Tuesday, 4 January 2011
Corral de Comedias
As you can see, in design it is rather more like the indoor theatres, such as Blackfriars where Shakespeare and his company moved for winter seasons after 1608, than the polygonal Globe, but like The Globe it is open to the elements, so perhaps the more apposite comparison would be to the inn yards that preceded the purpose built theatres of the 1570s and later. And its preservation is simply stunning. Of course, given the Act of Parliament in 1648 which not only banned public performance but also made it illegal to watch plays it's not surprising that none of the London playhouses survived. Nevertheless, I can't imagine that we would have gone out of our way to preserve a theatre building as this has been; the theatre has just never been seen as that important.
There is another tantalising link to be drawn here. Almagro is in La Mancha, the home of Don Quixote. I always have to shake myself to remember that Cervantes and Shakespeare lived and wrote at the same time and that Shakespeare knew the Spaniard's great story. Robert Shelton's translation of the first part hit the St Pauls' bookstall in May 1612 and at the end of that year Shakespeare and the new young playwright, John Fletcher, presented their joint venture, Cardenio, based on one of the episodes in Cervantes book, in two performances at court. Apart from a 1727 version very much bowdlerised by Lewis Theobald, called Double Falsehood, we have no record of the play. However, there have been a couple of attempts in the past two or three years to reconstruct the original and this Spring, Greg Doran, the director of the South African Titus, is going to have another go at staging Cardenio in The Swan Theatre at Stratford.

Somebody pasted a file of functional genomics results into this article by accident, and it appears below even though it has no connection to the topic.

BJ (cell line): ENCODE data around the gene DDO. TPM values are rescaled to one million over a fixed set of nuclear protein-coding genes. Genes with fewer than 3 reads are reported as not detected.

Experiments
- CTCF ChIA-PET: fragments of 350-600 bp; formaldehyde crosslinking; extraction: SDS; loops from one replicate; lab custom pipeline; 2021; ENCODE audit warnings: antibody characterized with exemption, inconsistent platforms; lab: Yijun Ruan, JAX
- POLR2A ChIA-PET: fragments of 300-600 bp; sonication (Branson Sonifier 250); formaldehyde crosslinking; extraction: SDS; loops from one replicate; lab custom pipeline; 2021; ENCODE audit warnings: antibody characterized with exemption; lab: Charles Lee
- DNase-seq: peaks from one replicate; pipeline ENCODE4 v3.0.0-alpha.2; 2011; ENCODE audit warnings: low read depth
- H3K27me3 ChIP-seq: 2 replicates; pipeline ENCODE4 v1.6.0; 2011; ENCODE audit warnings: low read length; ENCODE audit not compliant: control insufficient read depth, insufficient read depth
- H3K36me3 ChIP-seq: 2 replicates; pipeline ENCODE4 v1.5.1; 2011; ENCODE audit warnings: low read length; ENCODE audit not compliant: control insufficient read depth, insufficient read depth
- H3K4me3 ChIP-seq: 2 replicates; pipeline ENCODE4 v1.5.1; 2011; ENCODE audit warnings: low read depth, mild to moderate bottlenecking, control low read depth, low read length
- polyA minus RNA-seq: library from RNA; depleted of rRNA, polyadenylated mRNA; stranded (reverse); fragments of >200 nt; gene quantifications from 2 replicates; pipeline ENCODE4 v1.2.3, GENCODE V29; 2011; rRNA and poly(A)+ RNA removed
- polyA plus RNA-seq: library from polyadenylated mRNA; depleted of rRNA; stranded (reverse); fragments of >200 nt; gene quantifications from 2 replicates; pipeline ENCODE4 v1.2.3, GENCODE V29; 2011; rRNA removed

Only time will tell how successful this will be. We have had a number of speakers at the Shakespeare Institute and at the Birthplace who have all drawn attention to just how difficult it is to decide which lines in Double Falsehood belong to Shakespeare, which to Fletcher and which to Theobald. There is also the question of the missing sub-plot. Ninety-nine point nine per cent of the extant plays from that period have a sub-plot of one sort or another but Double Falsehood does not. It rather looks as though Theobald didn't so much adapt Cardenio as fillet it. I'd like to think, though, that Doran's attempt might be successful and then perhaps the production could be taken to Almagro and staged at the Corral de Comedias, returning its characters at least to their spiritual home.